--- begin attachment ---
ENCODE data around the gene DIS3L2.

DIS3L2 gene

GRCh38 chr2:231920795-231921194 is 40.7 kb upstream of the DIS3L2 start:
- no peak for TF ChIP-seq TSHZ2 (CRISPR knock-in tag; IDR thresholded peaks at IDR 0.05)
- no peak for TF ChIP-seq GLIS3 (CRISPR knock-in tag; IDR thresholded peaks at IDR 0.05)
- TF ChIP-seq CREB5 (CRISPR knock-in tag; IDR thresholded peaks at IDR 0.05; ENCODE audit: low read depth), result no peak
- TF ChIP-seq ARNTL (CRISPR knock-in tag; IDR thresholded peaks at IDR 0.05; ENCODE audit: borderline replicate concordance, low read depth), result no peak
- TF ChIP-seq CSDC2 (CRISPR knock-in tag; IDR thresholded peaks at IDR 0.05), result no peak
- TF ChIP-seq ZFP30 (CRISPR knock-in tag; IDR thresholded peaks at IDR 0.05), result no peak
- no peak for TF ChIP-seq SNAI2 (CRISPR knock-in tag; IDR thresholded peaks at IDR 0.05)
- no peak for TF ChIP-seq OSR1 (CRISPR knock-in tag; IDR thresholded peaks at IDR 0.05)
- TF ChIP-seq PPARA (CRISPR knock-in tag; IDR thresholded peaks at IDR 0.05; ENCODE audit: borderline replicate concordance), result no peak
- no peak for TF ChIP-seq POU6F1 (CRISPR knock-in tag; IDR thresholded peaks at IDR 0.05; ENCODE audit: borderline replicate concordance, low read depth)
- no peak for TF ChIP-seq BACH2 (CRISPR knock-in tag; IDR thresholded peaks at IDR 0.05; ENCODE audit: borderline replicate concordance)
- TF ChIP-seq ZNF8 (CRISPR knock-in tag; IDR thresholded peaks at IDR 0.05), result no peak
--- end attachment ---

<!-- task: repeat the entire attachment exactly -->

ENCODE data around the gene DIS3L2.

DIS3L2 gene

GRCh38 chr2:231920795-231921194 is 40.7 kb upstream of the DIS3L2 start:
- no peak for TF ChIP-seq TSHZ2 (CRISPR knock-in tag; IDR thresholded peaks at IDR 0.05)
- no peak for TF ChIP-seq GLIS3 (CRISPR knock-in tag; IDR thresholded peaks at IDR 0.05)
- TF ChIP-seq CREB5 (CRISPR knock-in tag; IDR thresholded peaks at IDR 0.05; ENCODE audit: low read depth), result no peak
- TF ChIP-seq ARNTL (CRISPR knock-in tag; IDR thresholded peaks at IDR 0.05; ENCODE audit: borderline replicate concordance, low read depth), result no peak
- TF ChIP-seq CSDC2 (CRISPR knock-in tag; IDR thresholded peaks at IDR 0.05), result no peak
- TF ChIP-seq ZFP30 (CRISPR knock-in tag; IDR thresholded peaks at IDR 0.05), result no peak
- no peak for TF ChIP-seq SNAI2 (CRISPR knock-in tag; IDR thresholded peaks at IDR 0.05)
- no peak for TF ChIP-seq OSR1 (CRISPR knock-in tag; IDR thresholded peaks at IDR 0.05)
- TF ChIP-seq PPARA (CRISPR knock-in tag; IDR thresholded peaks at IDR 0.05; ENCODE audit: borderline replicate concordance), result no peak
- no peak for TF ChIP-seq POU6F1 (CRISPR knock-in tag; IDR thresholded peaks at IDR 0.05; ENCODE audit: borderline replicate concordance, low read depth)
- no peak for TF ChIP-seq BACH2 (CRISPR knock-in tag; IDR thresholded peaks at IDR 0.05; ENCODE audit: borderline replicate concordance)
- TF ChIP-seq ZNF8 (CRISPR knock-in tag; IDR thresholded peaks at IDR 0.05), result no peak